I once believed the hype of this country, believing the kumbaya of can’t-we-all-just-get-along. Living in America didn’t change my mind. Living outside of America did. When I ventured into territory that was majority populated by non-Europeans—India, the United Arab Emirates, Oman, Morocco, The Seychelles, Kenya, and China—it became pretty obvious that I was not just a “black,” a term the media and many Americans are still very comfortable using when it comes to describing or defining people of color with “perceived” African roots. Outside of the USA, I am considered, and referred to as, an American. It was a guess on their part. A simple question based upon my speech, mannerisms and dress would confirm it. All interactions thereafter were predicated upon this confirmed knowledge.
Consequently, when I had the opportunity to travel, Europe was the last place I wanted to go. This decision was based upon my United States’ experiences. After going to colleges and universities, working at jobs, living in towns, etc., where I was the minority (and frequently reminded of such), why in the world would I vacation in a place where I would pay to be subject to the racism, prejudices and other tomfoolery that I could experience for free in the good old USA?
And just so I wouldn’t deny myself the experience of possibly being wrong on the above count, I ventured to Spain, Portugal, and the Canary Islands. In Spain, our hired-for-the-day cab driver was kind; the fact that I spoke Spanish I believe established some commonality between us. The fact that he was unemployed and drove a taxi out of desperation I am sure played a role. In Portugal the worker (not owner) of the shoe store into which my daughter and I ventured, brazenly told me that the shoes in the store were for Portuguese women with small feet. In the Canary Islands, the shop owners were extremely polite, as was our tour guide.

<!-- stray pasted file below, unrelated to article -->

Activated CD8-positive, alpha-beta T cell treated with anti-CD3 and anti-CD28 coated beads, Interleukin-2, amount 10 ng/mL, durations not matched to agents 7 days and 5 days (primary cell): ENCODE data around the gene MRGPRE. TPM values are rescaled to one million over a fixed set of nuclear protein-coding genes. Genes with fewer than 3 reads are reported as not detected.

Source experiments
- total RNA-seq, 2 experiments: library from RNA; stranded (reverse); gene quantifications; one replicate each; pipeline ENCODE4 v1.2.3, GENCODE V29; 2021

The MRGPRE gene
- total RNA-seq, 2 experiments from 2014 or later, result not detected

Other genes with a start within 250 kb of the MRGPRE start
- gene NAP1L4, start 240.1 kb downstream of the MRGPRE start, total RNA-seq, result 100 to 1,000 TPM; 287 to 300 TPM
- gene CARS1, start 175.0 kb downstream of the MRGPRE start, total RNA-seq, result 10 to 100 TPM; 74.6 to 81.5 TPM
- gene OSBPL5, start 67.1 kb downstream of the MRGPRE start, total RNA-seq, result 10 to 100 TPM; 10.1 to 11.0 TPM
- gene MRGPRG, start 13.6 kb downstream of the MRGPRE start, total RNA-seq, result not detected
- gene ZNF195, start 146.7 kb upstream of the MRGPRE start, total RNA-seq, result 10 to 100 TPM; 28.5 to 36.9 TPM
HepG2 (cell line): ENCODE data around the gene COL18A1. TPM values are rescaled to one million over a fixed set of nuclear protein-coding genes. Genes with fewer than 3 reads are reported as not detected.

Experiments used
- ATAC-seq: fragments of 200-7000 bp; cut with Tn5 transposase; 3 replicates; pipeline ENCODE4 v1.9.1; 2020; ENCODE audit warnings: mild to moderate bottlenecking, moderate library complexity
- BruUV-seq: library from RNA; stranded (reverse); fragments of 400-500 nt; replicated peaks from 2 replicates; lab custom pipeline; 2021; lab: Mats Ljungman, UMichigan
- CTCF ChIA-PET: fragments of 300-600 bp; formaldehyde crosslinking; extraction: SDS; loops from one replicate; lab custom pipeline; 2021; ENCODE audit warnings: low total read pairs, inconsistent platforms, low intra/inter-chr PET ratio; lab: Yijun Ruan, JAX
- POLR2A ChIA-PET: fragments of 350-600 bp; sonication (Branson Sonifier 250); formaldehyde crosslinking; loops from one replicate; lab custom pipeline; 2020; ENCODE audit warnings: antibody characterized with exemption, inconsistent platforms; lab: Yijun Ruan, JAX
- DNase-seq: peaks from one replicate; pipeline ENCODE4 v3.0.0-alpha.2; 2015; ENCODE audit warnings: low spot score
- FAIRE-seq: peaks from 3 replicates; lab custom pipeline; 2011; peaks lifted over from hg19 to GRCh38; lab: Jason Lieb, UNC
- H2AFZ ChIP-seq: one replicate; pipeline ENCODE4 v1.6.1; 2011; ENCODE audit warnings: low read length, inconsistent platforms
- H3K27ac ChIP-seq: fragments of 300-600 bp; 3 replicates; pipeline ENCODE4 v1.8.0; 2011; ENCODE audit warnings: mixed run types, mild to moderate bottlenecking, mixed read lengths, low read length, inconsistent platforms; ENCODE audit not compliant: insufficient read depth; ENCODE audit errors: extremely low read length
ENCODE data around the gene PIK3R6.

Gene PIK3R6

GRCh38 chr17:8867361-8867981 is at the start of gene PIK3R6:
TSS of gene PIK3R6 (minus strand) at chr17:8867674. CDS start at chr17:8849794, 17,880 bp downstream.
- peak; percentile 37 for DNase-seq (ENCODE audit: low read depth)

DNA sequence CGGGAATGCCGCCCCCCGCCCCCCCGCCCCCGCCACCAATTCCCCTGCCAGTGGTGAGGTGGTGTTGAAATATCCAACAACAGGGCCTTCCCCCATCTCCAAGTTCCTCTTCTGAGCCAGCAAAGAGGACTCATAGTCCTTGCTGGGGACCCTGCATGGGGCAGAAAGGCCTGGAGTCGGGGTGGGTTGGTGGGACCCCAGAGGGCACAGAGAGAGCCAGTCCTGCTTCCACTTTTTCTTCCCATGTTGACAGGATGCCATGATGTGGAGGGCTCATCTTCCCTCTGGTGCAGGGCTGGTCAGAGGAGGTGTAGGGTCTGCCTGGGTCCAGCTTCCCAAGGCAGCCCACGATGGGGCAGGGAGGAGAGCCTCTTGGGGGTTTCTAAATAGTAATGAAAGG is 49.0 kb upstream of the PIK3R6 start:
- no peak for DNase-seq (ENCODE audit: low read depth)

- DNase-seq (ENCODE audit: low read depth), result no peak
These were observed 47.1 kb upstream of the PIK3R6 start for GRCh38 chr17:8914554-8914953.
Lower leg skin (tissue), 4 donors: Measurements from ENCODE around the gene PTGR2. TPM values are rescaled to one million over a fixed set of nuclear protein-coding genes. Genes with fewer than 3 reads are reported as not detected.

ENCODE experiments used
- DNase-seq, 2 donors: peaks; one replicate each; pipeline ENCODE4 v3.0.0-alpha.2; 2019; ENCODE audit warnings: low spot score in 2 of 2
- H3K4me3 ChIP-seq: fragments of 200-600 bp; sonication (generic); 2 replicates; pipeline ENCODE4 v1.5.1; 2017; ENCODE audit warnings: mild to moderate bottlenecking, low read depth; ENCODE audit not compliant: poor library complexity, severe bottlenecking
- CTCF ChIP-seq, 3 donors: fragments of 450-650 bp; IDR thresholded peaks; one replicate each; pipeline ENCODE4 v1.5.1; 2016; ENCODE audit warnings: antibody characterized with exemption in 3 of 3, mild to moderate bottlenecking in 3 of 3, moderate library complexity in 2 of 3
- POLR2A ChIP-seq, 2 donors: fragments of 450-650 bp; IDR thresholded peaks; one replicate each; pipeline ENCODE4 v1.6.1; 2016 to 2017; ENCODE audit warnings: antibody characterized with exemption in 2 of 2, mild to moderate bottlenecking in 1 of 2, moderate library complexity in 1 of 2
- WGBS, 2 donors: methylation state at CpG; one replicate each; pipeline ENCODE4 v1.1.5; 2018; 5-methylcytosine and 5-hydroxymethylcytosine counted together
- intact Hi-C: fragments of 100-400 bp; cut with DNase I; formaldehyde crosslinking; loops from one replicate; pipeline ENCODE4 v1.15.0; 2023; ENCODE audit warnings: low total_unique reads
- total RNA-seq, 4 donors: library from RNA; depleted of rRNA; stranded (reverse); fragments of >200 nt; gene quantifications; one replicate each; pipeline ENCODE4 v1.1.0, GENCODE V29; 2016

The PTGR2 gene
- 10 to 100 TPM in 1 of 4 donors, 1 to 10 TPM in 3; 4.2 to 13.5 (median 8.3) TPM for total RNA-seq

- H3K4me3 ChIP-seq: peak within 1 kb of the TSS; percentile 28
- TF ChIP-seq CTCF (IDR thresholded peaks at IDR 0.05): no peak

Two out of three ain’t bad.
I leave out the frequent brushing past me (different cultures have different views of personal space—I get it) without an “excuse me” and the holding of the door for the one, two, three white people and letting it go once I get to it. I’ll also not bore you with the fellow tourists (all white with two “perceived” Asians) who gawked and stared at me and my daughter whenever we opened our mouths. Our alighting was enough to silence an entire pre-chatty bus. One lady got up the gumption to ask me where I lived. I told her the United Arab Emirates. She told me my English was excellent. Really. No, Really?
Did I have negative experiences in the other places I’ve lived and traveled? Yes. Were any of them related to someone’s ignorant comments or negative behaviors towards me based upon my skin color? If so, not in a way that was obvious and/or offensive.
Some might argue that perhaps people were treating me differently based upon my skin color in India, Morocco, Kenya, the Seychelles, China, Oman and the United Arab Emirates and that I just wasn’t aware. My response is, if they were, and my super-sensitivity to prejudice and discrimination was none the wiser, then good for them since the whole problem with prejudice and racism is that the receiver’s perception of the offense, just like in bullying and sexual harassment, is what counts. So if I perceive someone is NOT GOING OUT OF THE WAY TO BE RUDE OR INTENTIONALLY MISTREAT ME BASED UPON MY COMPLEXION, then he or she gets a gold star in my book.
It is sad, but true.
Many days I feel like a block of cheese and the racism, prejudicial statements, actions, and (let’s not forget) micro-aggressions rub against my protective layer of love and forgiveness. And I hold onto the creed of a country that told me from kindergarten through grade 12 and beyond that we were “One Nation under God Indivisible with Liberty and Justice for All.”
Considering how fractured and split we are as a nation, several decades after a Civil Rights movement some people forget or don’t know existed, our country needs God’s blessings now more than ever.
So every time I feel racism testing my Love-Meter a little too much, I think of a quote by Dr. Martin Luther King Jr., which says—
“I have decided to stick with love. Hate is too great a burden to bear.”
Pray for me.